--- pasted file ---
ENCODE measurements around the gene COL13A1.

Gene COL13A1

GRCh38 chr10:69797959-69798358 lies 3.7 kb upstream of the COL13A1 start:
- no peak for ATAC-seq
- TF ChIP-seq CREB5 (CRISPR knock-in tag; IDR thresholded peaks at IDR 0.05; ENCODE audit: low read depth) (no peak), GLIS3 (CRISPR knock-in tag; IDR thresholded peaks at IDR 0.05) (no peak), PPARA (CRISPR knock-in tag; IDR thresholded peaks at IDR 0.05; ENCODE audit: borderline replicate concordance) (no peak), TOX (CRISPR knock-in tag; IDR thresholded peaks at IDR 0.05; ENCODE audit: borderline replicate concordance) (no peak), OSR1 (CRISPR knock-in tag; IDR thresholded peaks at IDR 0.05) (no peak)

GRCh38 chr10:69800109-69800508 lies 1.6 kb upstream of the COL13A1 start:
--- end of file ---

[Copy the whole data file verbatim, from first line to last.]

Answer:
ENCODE measurements around the gene COL13A1.

Gene COL13A1

GRCh38 chr10:69797959-69798358 lies 3.7 kb upstream of the COL13A1 start:
- no peak for ATAC-seq
- TF ChIP-seq CREB5 (CRISPR knock-in tag; IDR thresholded peaks at IDR 0.05; ENCODE audit: low read depth) (no peak), GLIS3 (CRISPR knock-in tag; IDR thresholded peaks at IDR 0.05) (no peak), PPARA (CRISPR knock-in tag; IDR thresholded peaks at IDR 0.05; ENCODE audit: borderline replicate concordance) (no peak), TOX (CRISPR knock-in tag; IDR thresholded peaks at IDR 0.05; ENCODE audit: borderline replicate concordance) (no peak), OSR1 (CRISPR knock-in tag; IDR thresholded peaks at IDR 0.05) (no peak)

GRCh38 chr10:69800109-69800508 lies 1.6 kb upstream of the COL13A1 start: